Yamko’s No. 136
“Old school,” says John Gonzales of he and his longtime colleague and boss Frank Gomez’s mindset about trucking and spending money on custom trucks.
He says it both in reference to the outcome of the purple and black, flamed and chromed rig he built at the duo’s Yamko Truck Lines (of which Gomez owns and Gonzales is fleet manager) and to the beginnings the two had, when a custom truck was a luxury that seemed too extravagant.
“A lot of money was a lot of money,” Gonzales says of the decades the two spent as drivers, “and trucks are made to work.”
The 2009 Peterbilt 388 here, No. 136 as it’s known to the shipping container hauler based in Long Beach, Calif., is one of two that Gomez used to lure Gonzales from working the Long Beach port to Yamko in 2007.
“We sat down and he said ‘Come on. I’m buying these two new trucks,’” Gonzales says. “I had the option to drive a brand new one, so I decided to go with him,” and he worked his way to from driver to fleet manager during the last few years.
They spec’d the trucks with the black cherry paint jobs and lots of aluminum, Gonzales says, and they picked them up in November 2008. As perennial visitors of the Great West Truck Show in Las Vegas, Gonzales and his crew decided to enter the their new trucks into the GWTS Pride & Polish in June of the next year.
“So we dressed it up, did a few things here and there,” Gonzales says, and Dynaflex reached out to sponsor their efforts, wanting to build pipes and do some sampling on an engine with more modern emissions technology.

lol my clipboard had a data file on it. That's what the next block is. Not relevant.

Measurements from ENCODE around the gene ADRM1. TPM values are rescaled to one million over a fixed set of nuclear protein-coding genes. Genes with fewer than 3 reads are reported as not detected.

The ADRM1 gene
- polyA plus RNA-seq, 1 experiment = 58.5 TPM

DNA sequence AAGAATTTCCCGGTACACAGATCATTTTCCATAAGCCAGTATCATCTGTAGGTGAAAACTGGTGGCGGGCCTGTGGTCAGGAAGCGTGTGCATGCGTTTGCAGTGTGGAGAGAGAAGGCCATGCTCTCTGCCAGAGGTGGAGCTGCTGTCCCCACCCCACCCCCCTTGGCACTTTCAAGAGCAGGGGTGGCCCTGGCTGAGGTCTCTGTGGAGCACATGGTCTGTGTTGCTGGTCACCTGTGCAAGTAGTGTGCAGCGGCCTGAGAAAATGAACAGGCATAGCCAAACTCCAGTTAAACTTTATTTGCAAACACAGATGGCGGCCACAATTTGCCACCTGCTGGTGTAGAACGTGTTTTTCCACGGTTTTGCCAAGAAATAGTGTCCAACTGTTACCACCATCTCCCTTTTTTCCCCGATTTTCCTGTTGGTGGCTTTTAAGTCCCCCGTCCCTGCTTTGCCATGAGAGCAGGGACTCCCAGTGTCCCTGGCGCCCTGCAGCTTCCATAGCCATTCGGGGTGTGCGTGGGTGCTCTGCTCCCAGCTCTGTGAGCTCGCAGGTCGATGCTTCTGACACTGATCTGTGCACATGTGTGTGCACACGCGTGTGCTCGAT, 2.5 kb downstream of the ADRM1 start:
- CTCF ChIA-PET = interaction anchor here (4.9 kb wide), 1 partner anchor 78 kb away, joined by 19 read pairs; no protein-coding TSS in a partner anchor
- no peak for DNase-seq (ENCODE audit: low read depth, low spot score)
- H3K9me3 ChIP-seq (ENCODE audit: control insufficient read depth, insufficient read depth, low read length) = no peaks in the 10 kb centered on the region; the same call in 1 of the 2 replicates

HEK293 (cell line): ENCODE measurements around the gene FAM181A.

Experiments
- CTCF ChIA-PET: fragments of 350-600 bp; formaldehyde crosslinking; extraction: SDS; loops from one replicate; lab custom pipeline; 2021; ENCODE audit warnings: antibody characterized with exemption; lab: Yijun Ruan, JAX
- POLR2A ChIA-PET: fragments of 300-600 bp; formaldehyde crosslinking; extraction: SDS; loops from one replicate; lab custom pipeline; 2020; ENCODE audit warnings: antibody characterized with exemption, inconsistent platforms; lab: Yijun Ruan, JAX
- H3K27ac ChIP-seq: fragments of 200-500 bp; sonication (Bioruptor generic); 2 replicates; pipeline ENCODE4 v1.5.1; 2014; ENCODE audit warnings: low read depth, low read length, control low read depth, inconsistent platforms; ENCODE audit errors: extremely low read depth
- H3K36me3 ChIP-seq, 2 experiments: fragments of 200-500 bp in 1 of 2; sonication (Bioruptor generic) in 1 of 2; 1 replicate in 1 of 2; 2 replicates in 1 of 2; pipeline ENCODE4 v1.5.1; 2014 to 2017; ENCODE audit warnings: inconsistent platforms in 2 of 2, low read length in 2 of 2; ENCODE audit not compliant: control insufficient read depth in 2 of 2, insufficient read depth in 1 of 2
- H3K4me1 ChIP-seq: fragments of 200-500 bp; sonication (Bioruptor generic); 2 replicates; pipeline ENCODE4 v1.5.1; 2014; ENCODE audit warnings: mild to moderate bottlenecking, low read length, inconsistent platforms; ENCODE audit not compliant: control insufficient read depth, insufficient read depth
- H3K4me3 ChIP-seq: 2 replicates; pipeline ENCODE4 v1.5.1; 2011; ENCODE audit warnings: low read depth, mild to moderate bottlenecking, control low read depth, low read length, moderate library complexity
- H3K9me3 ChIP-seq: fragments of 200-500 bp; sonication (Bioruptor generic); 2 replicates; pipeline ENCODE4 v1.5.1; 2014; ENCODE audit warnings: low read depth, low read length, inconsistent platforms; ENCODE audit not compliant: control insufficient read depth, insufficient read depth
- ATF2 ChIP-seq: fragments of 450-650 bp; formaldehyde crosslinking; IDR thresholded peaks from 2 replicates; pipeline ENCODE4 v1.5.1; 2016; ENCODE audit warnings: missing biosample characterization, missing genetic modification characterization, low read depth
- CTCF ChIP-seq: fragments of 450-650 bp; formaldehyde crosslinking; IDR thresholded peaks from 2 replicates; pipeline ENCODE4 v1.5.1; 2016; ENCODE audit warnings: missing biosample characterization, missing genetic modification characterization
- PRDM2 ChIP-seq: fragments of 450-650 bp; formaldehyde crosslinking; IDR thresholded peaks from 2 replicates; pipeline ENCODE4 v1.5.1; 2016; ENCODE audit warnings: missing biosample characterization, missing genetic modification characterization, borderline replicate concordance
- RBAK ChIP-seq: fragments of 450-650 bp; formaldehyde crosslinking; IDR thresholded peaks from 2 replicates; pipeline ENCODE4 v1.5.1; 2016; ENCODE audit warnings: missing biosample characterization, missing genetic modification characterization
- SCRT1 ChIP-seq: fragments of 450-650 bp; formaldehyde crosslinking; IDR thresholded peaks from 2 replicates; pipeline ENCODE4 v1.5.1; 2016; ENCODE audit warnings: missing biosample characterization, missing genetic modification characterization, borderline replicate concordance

“They helped us do the straight stacks and stuff,” he says. “And about three or four months before June, we did a little bit of [aftermarket] stuff, but there was still a mix of stock parts. So we decided we would see the trucks in Vegas and get some more ideas.”
From there, Gonzales says, it’s been nearly a never-ending process, as the shop has continued to add, tweak and upgrade. Much of the work was done in the Yamko yard, where Gonzales says they have plenty of covered space and a big high-bay.
Dynaflex has continued to sponsor the work since starting the partnership in 2009, and local Harbor Truck Supply supplied much of the chrome and helped track down any custom parts Gonzales wanted to use. He sought the services of a metal shop in Montebello, Calif., to craft any one-off aluminum or stainless parts he designed.
He also struck up a friendship with Carl Carstens, owner of Rockwood Products, and had the company install a custom wood floor, shift handle and dash.